Data intensive studies show a very clear pattern. Firstly young children’s earliest linguistics productions revolve around concrete items and structures, secondly each of these items and structures undergoes and its own development and thirdly this pattern persists in most cases until around the third birthday. According to the experimental data it’s shown that if given a tracer element, children by 3.5 or 4 years can readily assimilate novel verbs to abstract syntactic categories and schemas they bring to the experiment for example change of Rick to Ricked or Fud to Fudded. Tomasello’s study on 15 kids 1; 6 to 1; 11 exposed to multiple adult models of two novel nouns and two novel verbs multiple times a day over 10 days. From this study it showed no difference in production of novel verbs or nouns however there was difference in combination as they combined nouns freely. In Akhtar and Tomasello study only 1 transitive utterance with the test verb

Akhtar’s modeled non-canonical English with 2;8, 3;6 and 4;4 , when the kids heard one of  the non-canonical SOV or VSO children behaved differently at different ages. Young children hesitated, showing they knew the construction was strange, but it wasn’t enough to overcome tendency to imitate adults. Pinker proposed that children’s improvement is fueled by three constraints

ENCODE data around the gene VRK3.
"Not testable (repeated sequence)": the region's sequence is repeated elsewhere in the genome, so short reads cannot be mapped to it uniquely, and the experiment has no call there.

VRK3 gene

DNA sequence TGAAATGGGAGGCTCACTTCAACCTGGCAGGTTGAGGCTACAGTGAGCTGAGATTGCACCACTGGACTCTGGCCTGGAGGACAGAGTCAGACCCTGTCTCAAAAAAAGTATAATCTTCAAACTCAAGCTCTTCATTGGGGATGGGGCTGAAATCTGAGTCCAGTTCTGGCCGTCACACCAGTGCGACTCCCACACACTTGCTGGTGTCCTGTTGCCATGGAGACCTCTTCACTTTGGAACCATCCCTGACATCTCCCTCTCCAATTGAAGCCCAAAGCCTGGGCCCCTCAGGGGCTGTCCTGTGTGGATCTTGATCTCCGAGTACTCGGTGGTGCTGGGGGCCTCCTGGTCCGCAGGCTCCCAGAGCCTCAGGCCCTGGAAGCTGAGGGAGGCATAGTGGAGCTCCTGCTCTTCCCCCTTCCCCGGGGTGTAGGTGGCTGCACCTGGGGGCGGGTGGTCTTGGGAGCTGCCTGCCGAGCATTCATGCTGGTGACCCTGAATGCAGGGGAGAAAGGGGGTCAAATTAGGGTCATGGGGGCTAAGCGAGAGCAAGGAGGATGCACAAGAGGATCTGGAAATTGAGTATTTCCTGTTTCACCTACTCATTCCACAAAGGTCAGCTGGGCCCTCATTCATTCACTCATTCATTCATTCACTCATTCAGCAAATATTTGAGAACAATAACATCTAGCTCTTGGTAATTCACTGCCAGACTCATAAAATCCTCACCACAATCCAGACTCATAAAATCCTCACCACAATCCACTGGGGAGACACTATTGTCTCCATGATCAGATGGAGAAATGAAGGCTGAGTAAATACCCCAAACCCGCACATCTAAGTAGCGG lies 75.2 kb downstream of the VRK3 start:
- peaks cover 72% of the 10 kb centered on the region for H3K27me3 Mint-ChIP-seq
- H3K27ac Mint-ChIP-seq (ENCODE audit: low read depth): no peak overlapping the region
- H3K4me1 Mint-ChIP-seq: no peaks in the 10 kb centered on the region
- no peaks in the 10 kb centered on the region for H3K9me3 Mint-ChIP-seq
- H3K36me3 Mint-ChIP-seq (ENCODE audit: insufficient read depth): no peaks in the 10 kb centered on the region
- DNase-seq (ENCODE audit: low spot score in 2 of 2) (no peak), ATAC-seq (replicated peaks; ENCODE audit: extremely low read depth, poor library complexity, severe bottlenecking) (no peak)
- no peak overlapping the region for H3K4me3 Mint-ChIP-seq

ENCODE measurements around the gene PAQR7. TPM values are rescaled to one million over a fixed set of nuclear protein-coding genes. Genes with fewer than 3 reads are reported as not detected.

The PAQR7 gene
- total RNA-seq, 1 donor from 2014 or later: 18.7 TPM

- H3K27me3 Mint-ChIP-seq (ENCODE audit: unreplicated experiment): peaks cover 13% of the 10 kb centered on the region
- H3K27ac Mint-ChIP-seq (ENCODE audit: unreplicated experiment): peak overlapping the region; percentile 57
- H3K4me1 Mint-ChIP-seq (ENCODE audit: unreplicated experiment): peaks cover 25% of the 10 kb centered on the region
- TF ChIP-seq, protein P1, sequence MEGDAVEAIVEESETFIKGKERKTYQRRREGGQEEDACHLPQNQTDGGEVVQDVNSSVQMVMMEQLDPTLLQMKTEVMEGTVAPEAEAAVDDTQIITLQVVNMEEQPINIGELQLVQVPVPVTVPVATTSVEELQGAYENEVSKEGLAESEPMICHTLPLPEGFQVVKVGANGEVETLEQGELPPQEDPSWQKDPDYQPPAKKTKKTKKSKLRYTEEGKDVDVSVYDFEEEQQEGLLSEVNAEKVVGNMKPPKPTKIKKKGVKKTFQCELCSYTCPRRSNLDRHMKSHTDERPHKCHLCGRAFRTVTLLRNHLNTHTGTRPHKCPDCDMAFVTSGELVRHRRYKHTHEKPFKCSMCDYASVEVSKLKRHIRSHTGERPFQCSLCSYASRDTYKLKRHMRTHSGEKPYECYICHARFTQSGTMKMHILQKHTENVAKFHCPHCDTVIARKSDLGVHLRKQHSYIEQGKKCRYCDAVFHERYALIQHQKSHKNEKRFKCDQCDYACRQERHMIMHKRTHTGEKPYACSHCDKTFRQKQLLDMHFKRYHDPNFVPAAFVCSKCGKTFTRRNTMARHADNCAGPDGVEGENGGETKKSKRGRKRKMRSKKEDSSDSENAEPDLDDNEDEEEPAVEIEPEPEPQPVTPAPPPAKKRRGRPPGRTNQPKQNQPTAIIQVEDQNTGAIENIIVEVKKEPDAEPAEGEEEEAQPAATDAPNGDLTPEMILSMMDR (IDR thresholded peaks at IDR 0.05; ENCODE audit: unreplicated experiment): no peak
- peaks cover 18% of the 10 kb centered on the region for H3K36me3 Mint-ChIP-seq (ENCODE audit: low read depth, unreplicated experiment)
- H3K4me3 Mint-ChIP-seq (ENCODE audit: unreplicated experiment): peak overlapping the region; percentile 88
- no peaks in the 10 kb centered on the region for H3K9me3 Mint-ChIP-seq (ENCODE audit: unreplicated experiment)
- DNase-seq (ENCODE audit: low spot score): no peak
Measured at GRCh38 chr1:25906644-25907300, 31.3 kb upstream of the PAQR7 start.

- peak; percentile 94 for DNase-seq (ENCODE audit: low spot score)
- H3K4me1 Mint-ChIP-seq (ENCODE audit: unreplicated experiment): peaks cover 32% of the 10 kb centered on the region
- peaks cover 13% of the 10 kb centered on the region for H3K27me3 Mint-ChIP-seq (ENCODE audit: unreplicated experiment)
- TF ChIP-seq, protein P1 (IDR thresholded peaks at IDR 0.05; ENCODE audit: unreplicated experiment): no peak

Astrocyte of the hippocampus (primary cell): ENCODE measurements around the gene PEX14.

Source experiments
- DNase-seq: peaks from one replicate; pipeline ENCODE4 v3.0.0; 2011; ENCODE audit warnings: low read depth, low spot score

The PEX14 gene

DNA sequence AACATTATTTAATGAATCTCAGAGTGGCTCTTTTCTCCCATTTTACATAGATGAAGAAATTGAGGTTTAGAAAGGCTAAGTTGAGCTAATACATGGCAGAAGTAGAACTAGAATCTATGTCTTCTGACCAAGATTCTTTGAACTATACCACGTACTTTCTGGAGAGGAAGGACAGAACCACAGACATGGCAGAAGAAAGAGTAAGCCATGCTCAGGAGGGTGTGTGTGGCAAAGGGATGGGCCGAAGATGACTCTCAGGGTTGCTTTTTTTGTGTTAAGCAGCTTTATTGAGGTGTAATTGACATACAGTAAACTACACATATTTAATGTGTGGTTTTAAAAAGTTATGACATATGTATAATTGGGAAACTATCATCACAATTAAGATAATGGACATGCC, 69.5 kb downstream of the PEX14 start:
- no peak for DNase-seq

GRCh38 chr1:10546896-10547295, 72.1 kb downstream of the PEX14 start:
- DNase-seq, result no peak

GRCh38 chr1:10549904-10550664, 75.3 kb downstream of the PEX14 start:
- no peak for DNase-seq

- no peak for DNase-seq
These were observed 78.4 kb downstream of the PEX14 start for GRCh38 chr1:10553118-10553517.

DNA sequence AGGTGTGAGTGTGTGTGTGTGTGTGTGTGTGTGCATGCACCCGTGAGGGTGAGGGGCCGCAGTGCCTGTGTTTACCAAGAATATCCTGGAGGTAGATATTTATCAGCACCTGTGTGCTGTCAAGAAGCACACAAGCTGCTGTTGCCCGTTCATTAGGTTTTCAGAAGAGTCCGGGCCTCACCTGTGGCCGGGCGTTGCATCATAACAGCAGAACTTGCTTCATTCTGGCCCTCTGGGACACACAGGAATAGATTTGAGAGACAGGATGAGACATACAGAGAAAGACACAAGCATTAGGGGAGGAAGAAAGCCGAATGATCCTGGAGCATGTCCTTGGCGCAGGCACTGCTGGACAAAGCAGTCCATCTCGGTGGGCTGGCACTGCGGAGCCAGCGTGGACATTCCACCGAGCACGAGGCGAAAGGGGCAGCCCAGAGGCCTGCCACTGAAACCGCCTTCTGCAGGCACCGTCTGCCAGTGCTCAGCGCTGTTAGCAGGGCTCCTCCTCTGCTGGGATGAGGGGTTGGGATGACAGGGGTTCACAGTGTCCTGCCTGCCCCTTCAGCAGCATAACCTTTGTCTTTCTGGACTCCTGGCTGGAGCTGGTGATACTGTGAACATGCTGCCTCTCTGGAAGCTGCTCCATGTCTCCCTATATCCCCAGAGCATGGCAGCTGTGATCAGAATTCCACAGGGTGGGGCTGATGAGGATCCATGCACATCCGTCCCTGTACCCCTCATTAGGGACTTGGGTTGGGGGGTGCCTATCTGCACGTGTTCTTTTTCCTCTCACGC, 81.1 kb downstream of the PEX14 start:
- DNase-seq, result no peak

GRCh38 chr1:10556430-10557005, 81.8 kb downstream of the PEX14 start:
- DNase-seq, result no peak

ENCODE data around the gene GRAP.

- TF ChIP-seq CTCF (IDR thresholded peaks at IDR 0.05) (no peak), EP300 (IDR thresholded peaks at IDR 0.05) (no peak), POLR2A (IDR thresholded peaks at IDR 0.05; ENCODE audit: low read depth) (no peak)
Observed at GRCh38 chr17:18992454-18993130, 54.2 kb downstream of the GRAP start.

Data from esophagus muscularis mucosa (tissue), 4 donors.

1. Semantic subclasses that is verbs belong to subclasses which directs behavior
  2. Entrenchment that is the more children hear a verb used in a particular construction, the less likely they will be to extend them. Entrenchment works early from 3;0 or before
  3. Preemption: Hearing a construction preempts use of an incorrect one for example If a child expects “He disappeared the rabbit” but hears “He made the rabbit disappear,” he is less likely to produce the former

He notes that preemption and semantic subclasses begin later perhaps not until 4; 6 or later.

There are 3 theories that explain the implications of the continuity model. The first one is the full competence plus external developments which claims that continuity assumption is in trouble because the data shows that children’s grammar is not the same as adults’. Generativists respond by saying the grammar is complete, but external factors conceal true competence. The second theory is full competence plus maturation. It states that maturation occurs not in universal grammar itself but in aspects of linguistic competence considered peripheral to universal grammar. The third one is lexicalism. It states that all UG principles are in place but the grammar of particular language develops gradually through the interaction of abstract knowledge and learning of lexicon